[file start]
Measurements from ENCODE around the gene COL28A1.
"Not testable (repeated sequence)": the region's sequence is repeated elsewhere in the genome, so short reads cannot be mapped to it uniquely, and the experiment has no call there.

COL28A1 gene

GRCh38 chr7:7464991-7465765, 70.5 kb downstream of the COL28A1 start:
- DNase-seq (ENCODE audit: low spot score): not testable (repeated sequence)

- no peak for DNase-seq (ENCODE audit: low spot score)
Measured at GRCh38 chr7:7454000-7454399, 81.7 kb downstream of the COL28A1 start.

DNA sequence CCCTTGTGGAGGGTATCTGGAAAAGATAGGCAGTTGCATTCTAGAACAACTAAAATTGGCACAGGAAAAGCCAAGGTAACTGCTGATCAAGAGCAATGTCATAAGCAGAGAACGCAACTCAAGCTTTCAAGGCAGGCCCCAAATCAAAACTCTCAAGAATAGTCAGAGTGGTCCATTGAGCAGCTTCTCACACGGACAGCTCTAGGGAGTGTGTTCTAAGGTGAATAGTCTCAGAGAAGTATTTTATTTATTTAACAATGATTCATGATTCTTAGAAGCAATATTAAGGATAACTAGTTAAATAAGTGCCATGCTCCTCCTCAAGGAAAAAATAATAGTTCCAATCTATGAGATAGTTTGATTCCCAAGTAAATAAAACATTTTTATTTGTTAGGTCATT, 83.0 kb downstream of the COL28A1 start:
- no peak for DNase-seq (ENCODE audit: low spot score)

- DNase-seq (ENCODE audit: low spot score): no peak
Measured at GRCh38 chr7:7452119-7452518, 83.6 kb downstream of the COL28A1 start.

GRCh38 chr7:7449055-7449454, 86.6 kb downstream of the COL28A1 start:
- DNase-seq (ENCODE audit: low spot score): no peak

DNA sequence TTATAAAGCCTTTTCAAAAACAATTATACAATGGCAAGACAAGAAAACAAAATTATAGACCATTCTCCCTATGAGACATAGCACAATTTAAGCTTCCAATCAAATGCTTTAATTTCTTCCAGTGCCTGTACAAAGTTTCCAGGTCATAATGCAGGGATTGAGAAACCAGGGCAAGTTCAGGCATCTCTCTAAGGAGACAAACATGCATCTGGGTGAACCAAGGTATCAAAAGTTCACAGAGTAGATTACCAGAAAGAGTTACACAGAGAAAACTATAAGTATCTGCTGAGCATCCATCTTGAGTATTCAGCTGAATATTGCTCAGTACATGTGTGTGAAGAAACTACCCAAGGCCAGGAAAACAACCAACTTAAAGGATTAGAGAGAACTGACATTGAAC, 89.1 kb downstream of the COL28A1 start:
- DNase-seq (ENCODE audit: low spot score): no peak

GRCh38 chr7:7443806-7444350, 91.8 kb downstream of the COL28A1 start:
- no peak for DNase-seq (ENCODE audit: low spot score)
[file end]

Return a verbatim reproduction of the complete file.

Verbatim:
Measurements from ENCODE around the gene COL28A1.
"Not testable (repeated sequence)": the region's sequence is repeated elsewhere in the genome, so short reads cannot be mapped to it uniquely, and the experiment has no call there.

COL28A1 gene

GRCh38 chr7:7464991-7465765, 70.5 kb downstream of the COL28A1 start:
- DNase-seq (ENCODE audit: low spot score): not testable (repeated sequence)

- no peak for DNase-seq (ENCODE audit: low spot score)
Measured at GRCh38 chr7:7454000-7454399, 81.7 kb downstream of the COL28A1 start.

DNA sequence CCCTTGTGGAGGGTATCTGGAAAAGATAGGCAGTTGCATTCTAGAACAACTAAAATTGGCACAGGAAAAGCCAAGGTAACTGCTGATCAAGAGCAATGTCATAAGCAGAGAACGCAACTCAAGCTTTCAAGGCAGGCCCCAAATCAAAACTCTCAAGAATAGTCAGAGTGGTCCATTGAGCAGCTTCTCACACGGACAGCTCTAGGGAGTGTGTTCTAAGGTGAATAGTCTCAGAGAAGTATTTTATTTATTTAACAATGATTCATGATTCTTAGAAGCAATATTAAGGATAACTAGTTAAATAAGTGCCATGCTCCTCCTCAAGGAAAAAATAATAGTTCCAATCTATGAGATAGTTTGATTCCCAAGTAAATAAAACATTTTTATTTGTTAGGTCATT, 83.0 kb downstream of the COL28A1 start:
- no peak for DNase-seq (ENCODE audit: low spot score)

- DNase-seq (ENCODE audit: low spot score): no peak
Measured at GRCh38 chr7:7452119-7452518, 83.6 kb downstream of the COL28A1 start.

GRCh38 chr7:7449055-7449454, 86.6 kb downstream of the COL28A1 start:
- DNase-seq (ENCODE audit: low spot score): no peak

DNA sequence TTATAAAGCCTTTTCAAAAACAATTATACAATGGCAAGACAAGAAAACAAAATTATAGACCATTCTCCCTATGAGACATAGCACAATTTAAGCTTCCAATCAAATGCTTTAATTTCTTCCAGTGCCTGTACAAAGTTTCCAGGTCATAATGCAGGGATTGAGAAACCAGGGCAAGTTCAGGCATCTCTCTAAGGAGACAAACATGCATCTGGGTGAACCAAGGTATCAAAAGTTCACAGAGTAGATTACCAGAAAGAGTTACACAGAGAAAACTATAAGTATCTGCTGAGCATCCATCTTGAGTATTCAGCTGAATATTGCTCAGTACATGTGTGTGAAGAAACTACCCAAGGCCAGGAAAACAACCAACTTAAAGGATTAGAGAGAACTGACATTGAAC, 89.1 kb downstream of the COL28A1 start:
- DNase-seq (ENCODE audit: low spot score): no peak

GRCh38 chr7:7443806-7444350, 91.8 kb downstream of the COL28A1 start:
- no peak for DNase-seq (ENCODE audit: low spot score)